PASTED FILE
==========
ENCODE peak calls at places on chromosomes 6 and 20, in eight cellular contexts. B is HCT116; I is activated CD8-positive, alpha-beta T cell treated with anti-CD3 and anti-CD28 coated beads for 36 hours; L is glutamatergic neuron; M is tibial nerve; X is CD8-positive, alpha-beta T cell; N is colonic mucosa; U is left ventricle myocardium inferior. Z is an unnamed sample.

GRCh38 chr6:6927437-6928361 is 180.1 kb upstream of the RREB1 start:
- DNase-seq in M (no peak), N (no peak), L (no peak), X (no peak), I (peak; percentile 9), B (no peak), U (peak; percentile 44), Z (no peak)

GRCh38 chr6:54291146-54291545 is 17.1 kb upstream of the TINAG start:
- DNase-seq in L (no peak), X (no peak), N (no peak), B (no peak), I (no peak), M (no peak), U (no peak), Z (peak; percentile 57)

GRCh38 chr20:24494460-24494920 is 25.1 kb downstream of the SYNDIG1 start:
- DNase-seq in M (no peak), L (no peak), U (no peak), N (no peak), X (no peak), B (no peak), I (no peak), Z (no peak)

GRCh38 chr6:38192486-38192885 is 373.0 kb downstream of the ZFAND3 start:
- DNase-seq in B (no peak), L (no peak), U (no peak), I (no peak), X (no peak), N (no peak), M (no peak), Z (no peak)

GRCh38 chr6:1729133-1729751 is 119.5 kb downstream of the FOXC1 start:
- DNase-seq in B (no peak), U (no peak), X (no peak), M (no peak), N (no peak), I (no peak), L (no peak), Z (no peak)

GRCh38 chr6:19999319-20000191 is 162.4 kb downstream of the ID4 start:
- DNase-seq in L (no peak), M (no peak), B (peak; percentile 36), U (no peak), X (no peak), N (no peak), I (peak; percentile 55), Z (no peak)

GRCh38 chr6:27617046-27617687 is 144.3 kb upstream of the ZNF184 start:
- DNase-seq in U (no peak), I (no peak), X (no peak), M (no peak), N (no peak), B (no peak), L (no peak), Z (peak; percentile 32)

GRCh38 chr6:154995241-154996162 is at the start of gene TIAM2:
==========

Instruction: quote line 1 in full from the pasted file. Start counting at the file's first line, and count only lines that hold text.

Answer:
ENCODE peak calls at places on chromosomes 6 and 20, in eight cellular contexts. B is HCT116; I is activated CD8-positive, alpha-beta T cell treated with anti-CD3 and anti-CD28 coated beads for 36 hours; L is glutamatergic neuron; M is tibial nerve; X is CD8-positive, alpha-beta T cell; N is colonic mucosa; U is left ventricle myocardium inferior. Z is an unnamed sample.